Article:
Life as a ghost
March 16, 2015 9:28 PM   Subscribe

The Ghost Children of China Forty-five years ago, China inaugurated an era of population control, amid fears that too many people would bring catastrophe. In 1980, it officially announced a national one-child policy, forcibly limiting the size of families. But there have been, inevitably, second (and, rarely, third and fourth) children: children who go unrecognized by the government, have no official identity – who are left to live outside the institutions of regulated society. Little Jie is one of them.

The foundation of Chinese civic life is the hukou, a maroon-and-gold household-registration document. It is a form of identity used to control people’s movements inside the country, set up by the Communist regime, and similar to systems used in Soviet Russia and imperial China. With it, a person can secure a national-identification card, attend school, access basic medical services, find a place to live, board a bus or train, open a bank account, get a job, and secure a passport. Without it, each of those things becomes difficult and, for those with too little money or too few connections, often impossible.


“I used to be a person who believed we shouldn’t make trouble for the party,” Feng says, in an interview at a cafeteria outside his new workplace – a private company where he works as a software engineer. Neither the benefits nor the job title match his old status, but at least he has work. “But this has made me rethink not only the family-planning policy but also broader issues such as people’s rights and the construction of our civil society. I started rethinking the whole system.”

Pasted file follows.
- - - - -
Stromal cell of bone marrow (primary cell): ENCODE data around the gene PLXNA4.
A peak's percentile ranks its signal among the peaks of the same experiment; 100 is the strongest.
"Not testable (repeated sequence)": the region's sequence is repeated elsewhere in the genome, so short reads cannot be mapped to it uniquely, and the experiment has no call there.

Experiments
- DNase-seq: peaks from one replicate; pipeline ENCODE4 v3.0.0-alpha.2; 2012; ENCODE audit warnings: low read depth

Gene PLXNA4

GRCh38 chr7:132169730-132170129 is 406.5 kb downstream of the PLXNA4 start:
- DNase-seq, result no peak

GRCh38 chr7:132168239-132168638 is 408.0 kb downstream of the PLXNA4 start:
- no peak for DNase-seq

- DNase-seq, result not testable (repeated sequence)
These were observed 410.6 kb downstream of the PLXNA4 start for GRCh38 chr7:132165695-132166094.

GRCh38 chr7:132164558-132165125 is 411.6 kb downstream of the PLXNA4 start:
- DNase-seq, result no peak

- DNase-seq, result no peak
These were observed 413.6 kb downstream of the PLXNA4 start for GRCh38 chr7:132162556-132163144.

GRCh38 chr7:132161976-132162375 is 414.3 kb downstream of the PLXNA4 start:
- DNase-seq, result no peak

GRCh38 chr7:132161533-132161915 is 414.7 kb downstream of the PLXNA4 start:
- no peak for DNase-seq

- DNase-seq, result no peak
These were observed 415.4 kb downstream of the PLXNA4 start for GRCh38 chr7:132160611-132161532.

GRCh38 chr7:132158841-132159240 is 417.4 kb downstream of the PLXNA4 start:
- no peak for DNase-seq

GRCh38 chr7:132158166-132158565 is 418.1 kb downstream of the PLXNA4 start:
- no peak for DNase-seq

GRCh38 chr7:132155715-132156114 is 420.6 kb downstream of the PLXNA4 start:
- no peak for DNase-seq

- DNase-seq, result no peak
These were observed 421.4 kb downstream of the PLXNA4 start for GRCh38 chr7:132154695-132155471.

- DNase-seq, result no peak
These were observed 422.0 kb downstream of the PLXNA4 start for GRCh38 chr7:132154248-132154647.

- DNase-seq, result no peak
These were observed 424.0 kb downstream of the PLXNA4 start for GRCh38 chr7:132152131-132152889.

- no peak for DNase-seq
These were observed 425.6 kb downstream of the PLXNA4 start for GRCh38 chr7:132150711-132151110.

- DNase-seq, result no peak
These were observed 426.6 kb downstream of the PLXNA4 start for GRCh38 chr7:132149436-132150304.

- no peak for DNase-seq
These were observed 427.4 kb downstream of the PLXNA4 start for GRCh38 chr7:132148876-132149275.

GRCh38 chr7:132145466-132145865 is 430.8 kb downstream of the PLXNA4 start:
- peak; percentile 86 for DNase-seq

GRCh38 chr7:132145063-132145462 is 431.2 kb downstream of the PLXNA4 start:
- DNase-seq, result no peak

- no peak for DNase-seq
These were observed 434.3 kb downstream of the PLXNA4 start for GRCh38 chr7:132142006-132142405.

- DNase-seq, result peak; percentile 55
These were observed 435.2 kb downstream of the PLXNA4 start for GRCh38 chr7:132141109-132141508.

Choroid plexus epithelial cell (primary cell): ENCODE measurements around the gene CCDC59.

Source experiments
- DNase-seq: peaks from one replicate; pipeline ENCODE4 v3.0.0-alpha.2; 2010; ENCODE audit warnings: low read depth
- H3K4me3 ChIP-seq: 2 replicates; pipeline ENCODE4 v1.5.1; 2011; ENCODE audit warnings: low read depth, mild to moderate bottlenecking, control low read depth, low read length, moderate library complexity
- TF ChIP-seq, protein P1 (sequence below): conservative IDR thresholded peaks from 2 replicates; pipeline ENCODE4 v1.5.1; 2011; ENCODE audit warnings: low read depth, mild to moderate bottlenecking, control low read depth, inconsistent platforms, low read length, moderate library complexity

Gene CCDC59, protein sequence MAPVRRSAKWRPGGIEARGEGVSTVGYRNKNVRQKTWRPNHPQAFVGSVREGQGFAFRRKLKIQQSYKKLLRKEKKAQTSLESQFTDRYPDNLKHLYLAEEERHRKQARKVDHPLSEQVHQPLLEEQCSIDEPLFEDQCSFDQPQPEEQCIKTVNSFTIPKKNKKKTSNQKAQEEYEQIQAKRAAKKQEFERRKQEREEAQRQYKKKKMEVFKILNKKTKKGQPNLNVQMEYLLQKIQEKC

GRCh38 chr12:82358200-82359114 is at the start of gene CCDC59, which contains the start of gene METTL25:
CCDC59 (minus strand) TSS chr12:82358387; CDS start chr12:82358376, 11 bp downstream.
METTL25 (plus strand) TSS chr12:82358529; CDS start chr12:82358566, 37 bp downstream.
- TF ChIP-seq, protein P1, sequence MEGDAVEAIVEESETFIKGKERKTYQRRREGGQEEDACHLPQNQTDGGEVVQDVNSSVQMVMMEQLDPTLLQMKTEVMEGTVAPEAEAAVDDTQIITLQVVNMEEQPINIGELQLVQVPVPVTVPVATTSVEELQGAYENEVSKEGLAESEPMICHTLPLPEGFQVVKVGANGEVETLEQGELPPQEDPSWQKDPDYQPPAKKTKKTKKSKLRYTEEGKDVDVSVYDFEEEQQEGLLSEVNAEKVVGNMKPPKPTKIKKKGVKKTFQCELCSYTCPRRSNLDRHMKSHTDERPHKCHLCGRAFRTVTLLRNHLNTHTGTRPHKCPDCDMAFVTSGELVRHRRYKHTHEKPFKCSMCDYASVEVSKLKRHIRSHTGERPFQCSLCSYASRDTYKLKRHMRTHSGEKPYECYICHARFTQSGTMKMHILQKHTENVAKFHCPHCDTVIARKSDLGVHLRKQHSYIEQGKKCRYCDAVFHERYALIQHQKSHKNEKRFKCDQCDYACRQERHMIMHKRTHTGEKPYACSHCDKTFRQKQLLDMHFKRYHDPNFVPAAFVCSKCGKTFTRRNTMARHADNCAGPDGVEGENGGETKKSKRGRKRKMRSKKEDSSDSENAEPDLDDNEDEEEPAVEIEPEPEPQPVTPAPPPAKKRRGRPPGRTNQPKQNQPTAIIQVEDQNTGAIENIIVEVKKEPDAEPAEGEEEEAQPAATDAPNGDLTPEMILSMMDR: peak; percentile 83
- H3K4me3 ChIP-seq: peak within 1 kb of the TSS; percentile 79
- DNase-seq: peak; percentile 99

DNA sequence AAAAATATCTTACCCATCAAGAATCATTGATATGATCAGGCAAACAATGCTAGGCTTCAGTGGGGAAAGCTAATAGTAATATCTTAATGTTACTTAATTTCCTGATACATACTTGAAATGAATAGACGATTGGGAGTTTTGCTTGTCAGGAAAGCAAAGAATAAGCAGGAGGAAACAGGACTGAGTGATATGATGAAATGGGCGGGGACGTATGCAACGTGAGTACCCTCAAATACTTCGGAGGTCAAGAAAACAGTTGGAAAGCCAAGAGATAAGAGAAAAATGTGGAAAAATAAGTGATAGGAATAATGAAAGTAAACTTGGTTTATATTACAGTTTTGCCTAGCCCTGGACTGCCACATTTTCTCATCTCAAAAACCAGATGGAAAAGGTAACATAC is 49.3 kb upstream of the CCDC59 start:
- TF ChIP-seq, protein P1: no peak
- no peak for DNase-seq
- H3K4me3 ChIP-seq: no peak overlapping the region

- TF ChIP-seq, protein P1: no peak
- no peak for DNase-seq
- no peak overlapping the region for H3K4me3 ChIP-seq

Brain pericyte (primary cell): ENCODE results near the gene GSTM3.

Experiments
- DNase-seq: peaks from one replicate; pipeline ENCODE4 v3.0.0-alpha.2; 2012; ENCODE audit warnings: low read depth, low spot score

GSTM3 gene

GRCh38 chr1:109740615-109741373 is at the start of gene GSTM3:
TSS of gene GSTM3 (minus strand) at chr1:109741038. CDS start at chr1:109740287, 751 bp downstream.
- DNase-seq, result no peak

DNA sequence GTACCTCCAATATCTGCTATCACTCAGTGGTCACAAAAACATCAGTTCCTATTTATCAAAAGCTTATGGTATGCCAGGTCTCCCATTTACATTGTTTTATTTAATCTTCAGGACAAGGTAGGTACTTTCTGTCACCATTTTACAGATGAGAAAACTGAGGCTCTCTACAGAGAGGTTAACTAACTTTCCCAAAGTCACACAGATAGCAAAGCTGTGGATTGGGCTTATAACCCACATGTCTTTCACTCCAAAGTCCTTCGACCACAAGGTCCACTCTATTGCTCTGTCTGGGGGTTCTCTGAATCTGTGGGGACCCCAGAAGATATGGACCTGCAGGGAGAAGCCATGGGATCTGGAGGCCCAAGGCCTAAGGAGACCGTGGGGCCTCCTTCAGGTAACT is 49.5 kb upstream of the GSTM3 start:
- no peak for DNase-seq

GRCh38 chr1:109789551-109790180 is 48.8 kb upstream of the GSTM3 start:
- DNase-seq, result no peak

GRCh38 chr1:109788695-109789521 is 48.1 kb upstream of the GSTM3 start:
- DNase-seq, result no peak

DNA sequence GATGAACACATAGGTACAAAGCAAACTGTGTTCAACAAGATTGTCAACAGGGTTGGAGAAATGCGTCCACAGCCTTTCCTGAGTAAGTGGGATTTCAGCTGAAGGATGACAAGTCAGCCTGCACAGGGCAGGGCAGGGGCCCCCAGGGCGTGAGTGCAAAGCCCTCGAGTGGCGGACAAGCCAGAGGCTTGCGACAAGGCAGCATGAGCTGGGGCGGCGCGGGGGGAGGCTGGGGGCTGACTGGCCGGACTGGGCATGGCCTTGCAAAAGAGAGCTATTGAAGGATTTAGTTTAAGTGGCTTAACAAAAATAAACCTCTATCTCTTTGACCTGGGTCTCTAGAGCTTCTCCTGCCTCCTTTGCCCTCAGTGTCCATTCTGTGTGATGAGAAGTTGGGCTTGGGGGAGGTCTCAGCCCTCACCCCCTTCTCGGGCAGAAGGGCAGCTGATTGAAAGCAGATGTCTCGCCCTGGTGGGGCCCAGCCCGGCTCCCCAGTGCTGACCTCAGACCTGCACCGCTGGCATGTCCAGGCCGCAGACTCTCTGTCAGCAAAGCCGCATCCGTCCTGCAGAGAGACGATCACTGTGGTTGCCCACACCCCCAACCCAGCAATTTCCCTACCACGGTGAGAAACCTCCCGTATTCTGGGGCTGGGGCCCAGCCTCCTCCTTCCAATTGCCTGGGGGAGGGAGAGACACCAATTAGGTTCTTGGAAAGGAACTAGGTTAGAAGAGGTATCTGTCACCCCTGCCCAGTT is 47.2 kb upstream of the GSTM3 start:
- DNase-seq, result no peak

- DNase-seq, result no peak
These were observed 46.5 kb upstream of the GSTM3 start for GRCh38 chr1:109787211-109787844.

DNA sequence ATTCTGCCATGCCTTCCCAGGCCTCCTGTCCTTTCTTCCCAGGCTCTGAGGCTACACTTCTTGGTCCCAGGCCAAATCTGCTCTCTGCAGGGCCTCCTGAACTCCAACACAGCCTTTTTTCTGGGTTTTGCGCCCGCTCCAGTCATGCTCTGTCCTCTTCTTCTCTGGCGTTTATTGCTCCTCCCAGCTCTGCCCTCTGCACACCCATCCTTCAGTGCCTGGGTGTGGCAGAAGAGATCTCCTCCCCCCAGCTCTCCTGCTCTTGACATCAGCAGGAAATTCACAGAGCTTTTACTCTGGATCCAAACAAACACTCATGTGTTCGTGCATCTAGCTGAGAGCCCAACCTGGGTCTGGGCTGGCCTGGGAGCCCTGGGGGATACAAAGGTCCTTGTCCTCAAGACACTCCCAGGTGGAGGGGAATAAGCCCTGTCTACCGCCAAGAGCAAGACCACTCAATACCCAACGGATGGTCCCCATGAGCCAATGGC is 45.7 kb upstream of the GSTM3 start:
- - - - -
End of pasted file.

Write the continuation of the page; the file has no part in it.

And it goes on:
posted by modernnomad (12 comments total) 17 users marked this as a favorite
Hukou has so many issues, and afaik still is essentially used to segregate groups of people even apart from these "ghost children." I haven't been to China in quite a while, but I remember that when I was last in Shanghai that there were crappier schools that children of citizens with "rural" or "country" hukou could attend, and different (better) ones where wealthier Shanghainese could go.

I suppose going to the country hukou school is better than no school at all, though.
posted by auggy at 10:03 PM on March 16, 2015

It looks like this may also be a contributing factor to "Birth Tourists" that have been increasing in the US.

I'm sure the main appeal is the benefits of US citizenship, but it also offers a loophole to the one child policy according to Wikipedia: Children born in overseas countries are not counted under the policy if they do not obtain Chinese citizenship.